Kyle Dubas made the leap from spectator to potential mover-slash-shaker on draft day the minute he signed off on the Kasperi Kapanen trade.
The Toronto Maple Leafs GM had previously conceded his seat at Oct. 6’s draft table when he paid the price of a first-round pick (13th overall) to Carolina in the summer of 2019 in order to skirt the final season of Patrick Marleau’s heavy contract. But he snatched the 15th-overall selection from Pittsburgh as the critical element of the Kapanen deal.
That pick presents options for an executive who should be more concerned with winning now than building for the three years down the road. Hours after the Kapanen paperwork was filed, Dubas said he’d be willing to flip the 15th for an asset who could step in and improve the current roster, and there are a number of cap-tight teams eager to get back into Round 1.
How the Leafs use their quality first-rounder will garner the most attention. But flying under the radar is the nice work this regime has done of gathering a large quantity of selections in 2020. (The best example: Dubas quietly scooping the Vegas Golden Knights’ third- and fourth-rounders by absorbing David Clarkson’s cap hit and a portion of Robin Lehner’s.)
“We have  picks, and a lot of them are later on,” Dubas said. “Our organization has felt that we have to… really, really try to hone our focus on making sure we make the most of those picks because they’re going to be imperative to the future progress of our program.”
They won’t all be gems of course, but the more chips you have spread out on the roulette table, the better your odds of hitting.
In his brief tenure as draft shot-caller, Dubas has proven to favour talent and high-end potential over size and safe options. He’s also shown a willingness to trade down to add more picks. In the late rounds, he now has the ammo to trade up if he feels he could secure a target.
Whether it’s at the virtual draft or upon the opening of free agency Oct. 9, we expect the Maple Leafs to make headlines in the first 10 days of October.
PIT 1, TOR 2, TOR 4, VGK 4, VGK 5, TOR 6, CAR 6, COL 6, SJS 7, WPG 7, STL 7
Potential Round 1 targets
Braden Schneider: A 6-foot-2, 202-pound right shot defenceman who erupted for 42 points in his third campaign for the Brandon Wheat Kings, Schneider could help fulfill Toronto’s greatest organizational deficiency. An alternate captain, he has been heralded for his leadership qualities and strength, happily engaging in net-front battles and clearing space for his netminders. If the Leafs do prioritize defence with this pick, the left-shooting Kaiden Guhle (Prince Albert Raiders; Brendan’s brother) is another fine option with playmaking upside.
Hendrix Lapierre: If Dubas wants to improve his pools of centres, Lapierre is a wildcard worth watching. Because of his injury-limited 2019-20, the first-overall pick of the 2018 QMJHL draft could go down as a late-first-round steal or bust. Lapierre is a fabulous skater with a quick first step and lightning cuts that enable him to create his own space to set up teammates. High hockey IQ. More conservative centre options at Pick 15 could be Seth Jarvis (Portland Winterhawks) and Connor Zary (Kamloops Blazers).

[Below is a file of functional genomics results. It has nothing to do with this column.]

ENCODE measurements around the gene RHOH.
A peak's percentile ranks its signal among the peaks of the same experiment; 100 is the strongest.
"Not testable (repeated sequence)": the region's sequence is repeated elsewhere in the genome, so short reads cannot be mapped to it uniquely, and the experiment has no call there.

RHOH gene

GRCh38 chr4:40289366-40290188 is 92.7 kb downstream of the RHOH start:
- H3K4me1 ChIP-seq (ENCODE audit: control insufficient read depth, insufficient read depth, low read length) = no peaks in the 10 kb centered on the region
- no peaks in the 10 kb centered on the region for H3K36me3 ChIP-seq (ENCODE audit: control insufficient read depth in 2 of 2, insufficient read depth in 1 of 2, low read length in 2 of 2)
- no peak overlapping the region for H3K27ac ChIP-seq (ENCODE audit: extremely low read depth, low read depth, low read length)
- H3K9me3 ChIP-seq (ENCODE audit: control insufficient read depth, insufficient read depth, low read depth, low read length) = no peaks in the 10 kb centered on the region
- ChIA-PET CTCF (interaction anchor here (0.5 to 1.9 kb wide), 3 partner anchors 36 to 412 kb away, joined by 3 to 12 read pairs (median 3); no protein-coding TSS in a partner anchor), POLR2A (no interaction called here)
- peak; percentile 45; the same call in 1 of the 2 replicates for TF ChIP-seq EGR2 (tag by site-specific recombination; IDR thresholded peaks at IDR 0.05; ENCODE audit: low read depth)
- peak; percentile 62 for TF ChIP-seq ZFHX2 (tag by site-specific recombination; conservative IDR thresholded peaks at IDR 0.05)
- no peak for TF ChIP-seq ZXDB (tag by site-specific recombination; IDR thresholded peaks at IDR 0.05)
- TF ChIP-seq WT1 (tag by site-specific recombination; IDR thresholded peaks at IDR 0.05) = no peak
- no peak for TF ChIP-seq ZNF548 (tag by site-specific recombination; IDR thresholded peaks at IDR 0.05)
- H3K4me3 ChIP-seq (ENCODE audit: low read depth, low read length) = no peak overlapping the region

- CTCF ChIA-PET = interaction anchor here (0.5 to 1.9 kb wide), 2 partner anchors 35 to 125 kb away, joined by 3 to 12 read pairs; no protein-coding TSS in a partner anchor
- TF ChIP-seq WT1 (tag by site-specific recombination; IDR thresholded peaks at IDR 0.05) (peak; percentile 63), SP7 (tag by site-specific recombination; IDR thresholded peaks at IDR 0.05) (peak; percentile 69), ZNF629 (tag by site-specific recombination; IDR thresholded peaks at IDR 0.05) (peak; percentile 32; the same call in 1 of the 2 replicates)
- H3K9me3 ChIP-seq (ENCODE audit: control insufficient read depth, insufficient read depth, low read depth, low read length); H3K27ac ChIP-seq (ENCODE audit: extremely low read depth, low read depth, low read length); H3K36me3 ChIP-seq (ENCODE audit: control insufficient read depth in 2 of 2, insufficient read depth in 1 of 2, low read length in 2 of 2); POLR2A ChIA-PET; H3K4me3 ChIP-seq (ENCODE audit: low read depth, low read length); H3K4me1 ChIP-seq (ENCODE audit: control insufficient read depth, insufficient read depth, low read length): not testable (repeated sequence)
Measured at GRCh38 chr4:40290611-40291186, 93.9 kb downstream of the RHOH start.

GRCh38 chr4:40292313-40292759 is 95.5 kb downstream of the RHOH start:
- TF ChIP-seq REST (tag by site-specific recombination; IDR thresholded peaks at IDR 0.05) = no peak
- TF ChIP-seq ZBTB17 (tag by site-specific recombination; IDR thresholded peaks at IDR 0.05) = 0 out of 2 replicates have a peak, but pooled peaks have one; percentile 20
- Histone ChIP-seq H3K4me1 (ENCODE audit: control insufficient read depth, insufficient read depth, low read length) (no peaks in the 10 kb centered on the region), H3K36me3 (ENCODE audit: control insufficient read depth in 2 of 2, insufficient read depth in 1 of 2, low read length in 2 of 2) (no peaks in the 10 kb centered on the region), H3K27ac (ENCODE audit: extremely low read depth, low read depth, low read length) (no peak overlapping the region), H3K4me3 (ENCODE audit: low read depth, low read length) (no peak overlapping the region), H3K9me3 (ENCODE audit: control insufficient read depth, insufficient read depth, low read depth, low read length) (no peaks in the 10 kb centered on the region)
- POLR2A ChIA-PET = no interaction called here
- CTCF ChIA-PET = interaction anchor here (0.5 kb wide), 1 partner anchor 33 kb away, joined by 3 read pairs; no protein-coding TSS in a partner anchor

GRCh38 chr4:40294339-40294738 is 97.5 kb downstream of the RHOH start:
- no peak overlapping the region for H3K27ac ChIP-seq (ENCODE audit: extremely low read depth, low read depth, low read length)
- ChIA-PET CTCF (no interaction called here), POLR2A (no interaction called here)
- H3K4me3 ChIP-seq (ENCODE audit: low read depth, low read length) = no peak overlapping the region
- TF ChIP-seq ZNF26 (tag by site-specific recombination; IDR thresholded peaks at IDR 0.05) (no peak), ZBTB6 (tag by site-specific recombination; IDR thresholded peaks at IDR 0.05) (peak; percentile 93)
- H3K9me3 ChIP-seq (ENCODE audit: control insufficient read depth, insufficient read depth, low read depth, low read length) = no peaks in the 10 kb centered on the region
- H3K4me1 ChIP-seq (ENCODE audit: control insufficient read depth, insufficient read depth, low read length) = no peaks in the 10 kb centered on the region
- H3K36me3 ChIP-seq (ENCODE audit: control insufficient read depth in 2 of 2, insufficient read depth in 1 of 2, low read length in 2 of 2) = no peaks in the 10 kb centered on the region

Dylan Holloway: Toronto’s lack of physicality has been called into question during its early post-season exits, and there are some skilled prospect options up front who could help remedy that issue. Holloway (6-foot-1, 203 pounds) is a beastly pivot out of Bragg Creek, Alberta. He put up 17 points and 49 penalty minutes in 35 games for the University of Wisconsin last season. Another Albertan, centre Ridly Greig of the Brandon Wheat Kings, has flexed more offensive flair (60 points in 56 games) but brings a similar edge to his shifts and won’t shy from contact. Past behaviour makes it doubtful Dubas goes this route, but we do think these power forwards are worth a mention.
Last year’s first pick: Nick Robertson
No first-round pick, no problem. Dubas knocked his 53rd choice out of the park in 2019, as Robertson is the frontrunner for second-round steal of 2019. The 19-year-old followed his ridiculous 55-goal effort for OHL Peterborough by winning an NHL roster spot in reset camp and scoring his first Maple Leafs goal during the play-in round versus Columbus. The left wing’s wicked shot, remarkable internal drive and entry-level cap hit all but assure him a top-nine spot on the Leafs’ opening night roster in 2020-21. Expectations and hype are high around this kid.
As ever, the Maple Leafs will go hunting for defensive depth, particularly on the right side. KHL defenceman of the year Mikko Lehtonen is expected to step in and log minutes, but he’s only on a one-year deal. Youngsters Rasmus Sandin and Timothy Liljegren, who were mid-season callups in 2019-20, will have a shot to become NHL regulars — but a string of injuries to the blue line exposed just how shallow things get beyond there.
Up front, Toronto has slowly whittled away at its depth by dealing away several forwards in or approaching their prime (Nazem Kadri, Connor Brown, Kapanen, Trevor Moore, Josh Leivo, Carl Grundstrom, Mason Marchment) to address other needs. Inexpensive import Alexander Barabanov, 26, will instantly compete for a role on the wings, and the door is open for Egor Korshkov and Adam Brooks to take a step. That said, since dealing Kadri, it’s evident the organization needs more bona fide centres.
Finally, the future of Toronto’s crease is hazy, with starter Frederik Andersen entering his contract year and backup Jack Campbell only locked up for a season beyond that. Goaltenders are rarely snatched up in Round 1, but if top goalie prospect Yaroslav Askarov is kicking around at 15, would Dubas take a chance on a potential No. 1 for the future?
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